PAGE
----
Raise tobacco tax to fund health care


December 01, 2006

It's good news that Del. Peter Hammen, the chairman of the House Health and Government Operations Committee, has said he could support an increase in the state cigarette tax if the money "truly provides greater access to health care services" ("Group pushes cigarette tax," Nov. 21).

Today, about 800,000 Marylanders lack health insurance. When they come down with severe illnesses, all of us pay the cost through higher hospital bills and insurance premiums.

To change this situation, the Maryland Hospital Association is proposing four steps to drastically reduce the number of uninsured.

First, extend Medicaid eligibility to low-income parents of kids already receiving health care under the Children's Health Insurance Program. This would take 120,000 people off the rolls of the uninsured.

Second, duplicate New York's successful reinsurance program that has sharply cut insurance premiums for small businesses, which have the most trouble finding affordable insurance for workers.

Third, require middle-income and higher-income individuals to have health insurance or risk losing their state personal income tax exemption.

Fourth, use tax incentives to encourage businesses to implement effective preventive health and chronic disease management programs -- which is the best way to lower medical costs, while improving worker well-being.

Gov.-elect Martin O'Malley and the 2007 legislature should act on these or similar proposals.

The cigarette tax provides a funding mechanism that can make the expansion of health insurance coverage a reality.

Benjamin F. Mason


The writer is board chairman for the Maryland Hospital Association.

Mercy more critical than old rowhouses

I write to follow-up on Jill Rosen's article concerning Mercy Medical Center and the proposed new tower addition ("Houses stripped of protection," Nov. 26).

I have worked at Mercy Medical Center for more than 30 years. My family has been associated with Mercy for more than 60 years.

However, we are but newcomers to Mercy and its 130-plus years of service to the citizens and community of Baltimore.

The hospital has been through the fire, the wars, the riots, the exodus to the suburbs and the renewal of downtown Baltimore. And we're still here. We are very much a part of the history of Baltimore.

Old buildings are certainly important to the city. They do add to the culture and fabric of what we are.

In the bigger picture, however, a vibrant and functional Mercy Medical Center is more important to the city than old houses.

Dr. Larry Fitzpatrick


The writer is chairman of the surgery department at Mercy Medical Center.

Creating `realities' through judicial fiat

Two Tuesday front-page articles indicate that many people now think that the judicial system can create new realities by mere fiat.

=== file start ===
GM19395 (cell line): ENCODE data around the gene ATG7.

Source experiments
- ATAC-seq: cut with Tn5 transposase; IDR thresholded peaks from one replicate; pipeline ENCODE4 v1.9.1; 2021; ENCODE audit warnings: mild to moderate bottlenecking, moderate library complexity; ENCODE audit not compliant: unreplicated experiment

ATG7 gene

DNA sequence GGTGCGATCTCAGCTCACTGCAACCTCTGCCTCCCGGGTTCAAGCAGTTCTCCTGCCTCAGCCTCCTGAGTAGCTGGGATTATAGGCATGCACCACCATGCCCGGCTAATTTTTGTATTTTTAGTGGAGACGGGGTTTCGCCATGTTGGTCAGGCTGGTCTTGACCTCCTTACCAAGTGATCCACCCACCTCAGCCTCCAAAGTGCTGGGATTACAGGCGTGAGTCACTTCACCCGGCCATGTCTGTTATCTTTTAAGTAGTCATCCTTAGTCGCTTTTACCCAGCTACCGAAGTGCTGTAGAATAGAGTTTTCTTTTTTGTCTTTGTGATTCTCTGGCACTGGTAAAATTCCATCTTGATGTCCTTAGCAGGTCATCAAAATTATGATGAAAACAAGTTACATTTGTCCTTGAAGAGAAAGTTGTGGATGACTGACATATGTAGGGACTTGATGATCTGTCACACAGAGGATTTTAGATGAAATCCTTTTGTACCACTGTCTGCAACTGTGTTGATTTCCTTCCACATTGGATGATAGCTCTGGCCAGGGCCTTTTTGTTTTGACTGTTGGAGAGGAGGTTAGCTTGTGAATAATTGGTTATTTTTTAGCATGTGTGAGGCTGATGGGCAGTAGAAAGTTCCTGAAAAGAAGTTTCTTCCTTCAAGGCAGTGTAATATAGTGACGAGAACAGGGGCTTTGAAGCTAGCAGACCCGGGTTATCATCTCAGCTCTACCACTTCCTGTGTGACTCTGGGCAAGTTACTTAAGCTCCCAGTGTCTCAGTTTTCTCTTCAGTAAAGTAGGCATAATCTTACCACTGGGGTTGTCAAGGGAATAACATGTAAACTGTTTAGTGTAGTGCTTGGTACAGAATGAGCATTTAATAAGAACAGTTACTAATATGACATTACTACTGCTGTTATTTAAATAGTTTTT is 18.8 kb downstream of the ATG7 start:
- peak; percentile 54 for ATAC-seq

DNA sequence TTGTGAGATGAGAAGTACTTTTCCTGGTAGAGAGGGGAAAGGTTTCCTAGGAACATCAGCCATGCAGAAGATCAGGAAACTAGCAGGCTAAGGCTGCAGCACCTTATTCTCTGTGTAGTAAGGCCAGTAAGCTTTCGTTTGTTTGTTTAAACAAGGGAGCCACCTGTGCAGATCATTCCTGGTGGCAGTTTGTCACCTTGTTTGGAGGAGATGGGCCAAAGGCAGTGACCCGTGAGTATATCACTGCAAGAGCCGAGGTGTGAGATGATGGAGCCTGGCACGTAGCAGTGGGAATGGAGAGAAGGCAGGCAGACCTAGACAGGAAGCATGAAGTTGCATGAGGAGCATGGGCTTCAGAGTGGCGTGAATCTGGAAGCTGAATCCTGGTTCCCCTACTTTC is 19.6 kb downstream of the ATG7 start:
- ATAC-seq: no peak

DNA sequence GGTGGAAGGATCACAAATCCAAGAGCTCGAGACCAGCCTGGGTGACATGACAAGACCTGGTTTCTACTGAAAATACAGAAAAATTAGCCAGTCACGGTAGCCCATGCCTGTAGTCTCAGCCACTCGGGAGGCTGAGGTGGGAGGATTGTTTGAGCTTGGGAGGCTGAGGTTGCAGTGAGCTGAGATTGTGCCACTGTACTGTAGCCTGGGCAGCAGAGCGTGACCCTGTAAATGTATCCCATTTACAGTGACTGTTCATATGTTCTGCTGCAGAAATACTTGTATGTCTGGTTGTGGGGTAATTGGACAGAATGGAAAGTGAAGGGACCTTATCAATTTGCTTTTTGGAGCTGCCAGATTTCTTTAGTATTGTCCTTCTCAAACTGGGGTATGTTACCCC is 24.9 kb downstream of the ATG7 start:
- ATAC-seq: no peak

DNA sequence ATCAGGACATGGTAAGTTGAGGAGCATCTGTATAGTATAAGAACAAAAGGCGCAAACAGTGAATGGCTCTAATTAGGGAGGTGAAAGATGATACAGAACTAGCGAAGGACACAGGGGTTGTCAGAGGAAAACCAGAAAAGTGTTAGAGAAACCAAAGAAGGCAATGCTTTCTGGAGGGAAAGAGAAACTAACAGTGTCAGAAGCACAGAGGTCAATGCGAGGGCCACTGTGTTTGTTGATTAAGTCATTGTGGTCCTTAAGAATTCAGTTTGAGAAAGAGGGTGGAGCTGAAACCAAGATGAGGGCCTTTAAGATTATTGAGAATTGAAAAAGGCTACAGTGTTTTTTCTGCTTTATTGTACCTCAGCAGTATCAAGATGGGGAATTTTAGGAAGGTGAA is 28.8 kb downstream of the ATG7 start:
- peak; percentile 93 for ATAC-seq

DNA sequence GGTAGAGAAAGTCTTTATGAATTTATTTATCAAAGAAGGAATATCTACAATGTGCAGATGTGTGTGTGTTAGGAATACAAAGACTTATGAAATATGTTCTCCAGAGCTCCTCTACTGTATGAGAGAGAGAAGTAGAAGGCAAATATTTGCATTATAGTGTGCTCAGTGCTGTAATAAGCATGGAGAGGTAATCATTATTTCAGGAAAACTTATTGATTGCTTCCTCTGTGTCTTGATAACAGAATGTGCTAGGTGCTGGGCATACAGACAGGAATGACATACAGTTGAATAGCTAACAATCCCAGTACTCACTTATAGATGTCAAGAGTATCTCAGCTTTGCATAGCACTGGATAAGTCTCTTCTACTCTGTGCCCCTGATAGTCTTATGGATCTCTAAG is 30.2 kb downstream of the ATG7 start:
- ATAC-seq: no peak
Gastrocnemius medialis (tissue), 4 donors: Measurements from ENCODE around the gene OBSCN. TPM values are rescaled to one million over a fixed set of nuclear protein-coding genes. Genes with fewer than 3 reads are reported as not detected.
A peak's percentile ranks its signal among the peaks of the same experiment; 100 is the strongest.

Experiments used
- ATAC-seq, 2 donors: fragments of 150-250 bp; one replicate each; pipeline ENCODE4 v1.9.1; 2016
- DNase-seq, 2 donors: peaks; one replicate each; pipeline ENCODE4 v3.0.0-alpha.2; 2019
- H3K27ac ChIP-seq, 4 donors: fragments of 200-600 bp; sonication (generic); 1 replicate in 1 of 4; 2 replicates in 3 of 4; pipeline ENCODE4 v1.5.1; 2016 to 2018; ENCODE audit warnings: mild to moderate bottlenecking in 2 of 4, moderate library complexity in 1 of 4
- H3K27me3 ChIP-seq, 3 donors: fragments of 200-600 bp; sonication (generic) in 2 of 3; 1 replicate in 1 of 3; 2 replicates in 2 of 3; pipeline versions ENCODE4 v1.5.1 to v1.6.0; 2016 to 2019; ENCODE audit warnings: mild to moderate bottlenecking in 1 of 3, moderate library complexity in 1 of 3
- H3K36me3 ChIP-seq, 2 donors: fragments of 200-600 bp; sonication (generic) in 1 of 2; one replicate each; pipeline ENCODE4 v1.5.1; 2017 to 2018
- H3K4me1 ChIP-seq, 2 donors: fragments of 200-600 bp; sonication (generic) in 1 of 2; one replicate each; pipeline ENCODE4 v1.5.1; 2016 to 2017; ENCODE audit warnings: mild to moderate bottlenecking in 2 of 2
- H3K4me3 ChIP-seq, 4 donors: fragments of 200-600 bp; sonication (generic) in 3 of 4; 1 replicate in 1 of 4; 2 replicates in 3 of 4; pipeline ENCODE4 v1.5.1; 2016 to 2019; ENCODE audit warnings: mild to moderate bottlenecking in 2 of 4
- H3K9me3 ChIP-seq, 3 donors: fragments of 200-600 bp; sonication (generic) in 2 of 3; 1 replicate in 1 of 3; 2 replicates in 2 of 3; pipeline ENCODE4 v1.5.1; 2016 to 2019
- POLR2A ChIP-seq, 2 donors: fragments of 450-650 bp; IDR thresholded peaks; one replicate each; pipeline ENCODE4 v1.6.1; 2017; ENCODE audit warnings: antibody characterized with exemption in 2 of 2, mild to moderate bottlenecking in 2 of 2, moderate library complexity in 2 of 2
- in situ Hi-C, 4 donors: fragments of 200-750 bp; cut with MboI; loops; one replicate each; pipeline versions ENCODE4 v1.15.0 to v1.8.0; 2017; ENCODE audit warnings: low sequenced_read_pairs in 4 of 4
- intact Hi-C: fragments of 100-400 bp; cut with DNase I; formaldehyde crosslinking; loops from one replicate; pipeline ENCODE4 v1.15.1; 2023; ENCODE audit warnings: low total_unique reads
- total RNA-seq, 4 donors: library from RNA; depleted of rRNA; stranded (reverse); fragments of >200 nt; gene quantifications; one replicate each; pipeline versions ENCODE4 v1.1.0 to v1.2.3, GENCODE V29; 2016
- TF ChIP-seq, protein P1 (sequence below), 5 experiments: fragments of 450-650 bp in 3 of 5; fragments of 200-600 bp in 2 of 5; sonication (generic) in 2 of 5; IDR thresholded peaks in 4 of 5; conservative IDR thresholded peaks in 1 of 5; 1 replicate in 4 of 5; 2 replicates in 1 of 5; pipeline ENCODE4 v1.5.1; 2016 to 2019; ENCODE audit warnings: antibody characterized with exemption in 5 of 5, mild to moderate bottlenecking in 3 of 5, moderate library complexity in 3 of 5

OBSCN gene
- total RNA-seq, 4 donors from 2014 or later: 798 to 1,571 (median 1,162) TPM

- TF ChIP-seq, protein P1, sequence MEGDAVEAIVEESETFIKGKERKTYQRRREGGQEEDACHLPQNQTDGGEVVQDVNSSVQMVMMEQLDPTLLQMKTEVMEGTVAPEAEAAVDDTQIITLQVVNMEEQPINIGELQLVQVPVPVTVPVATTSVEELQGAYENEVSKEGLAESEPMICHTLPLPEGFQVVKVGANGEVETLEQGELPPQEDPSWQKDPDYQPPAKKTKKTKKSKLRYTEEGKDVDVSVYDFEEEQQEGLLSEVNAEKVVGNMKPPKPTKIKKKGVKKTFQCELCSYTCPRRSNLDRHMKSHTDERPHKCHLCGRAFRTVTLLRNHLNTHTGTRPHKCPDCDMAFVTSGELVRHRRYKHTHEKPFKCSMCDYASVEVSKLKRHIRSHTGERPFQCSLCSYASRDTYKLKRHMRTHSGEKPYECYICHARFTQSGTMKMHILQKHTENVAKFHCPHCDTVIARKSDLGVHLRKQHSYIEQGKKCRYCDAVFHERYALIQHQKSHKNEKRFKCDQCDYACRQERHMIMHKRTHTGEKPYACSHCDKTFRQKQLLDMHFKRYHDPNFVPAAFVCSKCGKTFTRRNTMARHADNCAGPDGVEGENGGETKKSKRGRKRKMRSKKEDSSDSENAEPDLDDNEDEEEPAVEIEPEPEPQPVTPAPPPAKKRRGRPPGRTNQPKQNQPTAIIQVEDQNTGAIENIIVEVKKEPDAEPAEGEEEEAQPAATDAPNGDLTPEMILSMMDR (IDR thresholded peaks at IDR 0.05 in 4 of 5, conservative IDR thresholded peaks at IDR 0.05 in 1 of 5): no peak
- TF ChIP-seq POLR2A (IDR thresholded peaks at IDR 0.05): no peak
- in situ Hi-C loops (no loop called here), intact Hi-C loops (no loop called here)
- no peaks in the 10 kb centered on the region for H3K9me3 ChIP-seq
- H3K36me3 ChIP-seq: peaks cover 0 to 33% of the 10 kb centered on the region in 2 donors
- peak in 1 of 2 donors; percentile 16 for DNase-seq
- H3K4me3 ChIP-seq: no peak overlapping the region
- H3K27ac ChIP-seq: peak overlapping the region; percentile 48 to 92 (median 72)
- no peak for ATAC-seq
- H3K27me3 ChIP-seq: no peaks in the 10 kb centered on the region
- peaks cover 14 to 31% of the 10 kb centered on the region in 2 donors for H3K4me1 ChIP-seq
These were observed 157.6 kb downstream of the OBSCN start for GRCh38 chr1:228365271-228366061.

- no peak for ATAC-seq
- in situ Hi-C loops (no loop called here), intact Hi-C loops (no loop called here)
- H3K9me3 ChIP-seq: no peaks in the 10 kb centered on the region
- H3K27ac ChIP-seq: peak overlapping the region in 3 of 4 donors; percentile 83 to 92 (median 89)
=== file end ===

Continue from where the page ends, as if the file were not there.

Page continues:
Apparently traditional marriage -- based on the psychological, sociological and anatomical design of man and woman -- no longer meets the evolving notions in the minds of some of what is "right."

So cloaked lawyers are asked to decree into existence a new kind of marriage ("Still standing up for rights, respect," Nov. 28).

And in the next judicial spectacle judges may actually decree that carbon dioxide -- the gas that sustains all plant life on Earth -- is a pollutant ("City in suite on climate change," Nov. 28).

Conveniently excluded from this debate, I'm sure, will be a few inconvenient facts such as the far greater greenhouse effect of water vapor or the extra-terrestrial climate-altering effect of solar variations.

Then again, maybe the judiciary can turn water vapor and solar variations into pollutants, too.

Oh, what an imaginative judicial process can do.

Charles Clough

Bel Air

Imposing liberty inspires hostility

Conservative columnist Victor Davis Hanson attempts to "re-examine" our policy of bringing democracy to the Mideast and supports maintaining "tough idealism" by staying the course ("Mess of Middle East requires confrontation," Opinion * Commentary, Nov. 27).

Mr. Hanson would do well to heed the advice of another conservative, Robert A. Taft, Republican senator from Ohio.

Known as "Mr. Republican," Mr. Taft had problems with America imposing democracy on the rest of the world.

He presciently stated that, "It is based on the theory that we know better what is good for the world than the world itself. It assumes that we are always right and that anyone who disagrees with us is wrong. It reminds me of the idealism of the bureaucrats in Washington who want to regulate the lives of every American along the lines that the bureaucrats think best for them."

Unfortunately, Mr. Taft was ahead of his time.

Arthur Laupus


Civil war or not, it's time to head home

Is it a civil war in Iraq or not ("A war of words over Iraq," Nov. 28)? Who cares?

The pressing question is, will the United States withdraw now or later?

President Bush is proceeding as if the election hadn't happened and the voters hadn't told him: "Enough. Get out!"

Grenville B. Whitman

Rock Hall

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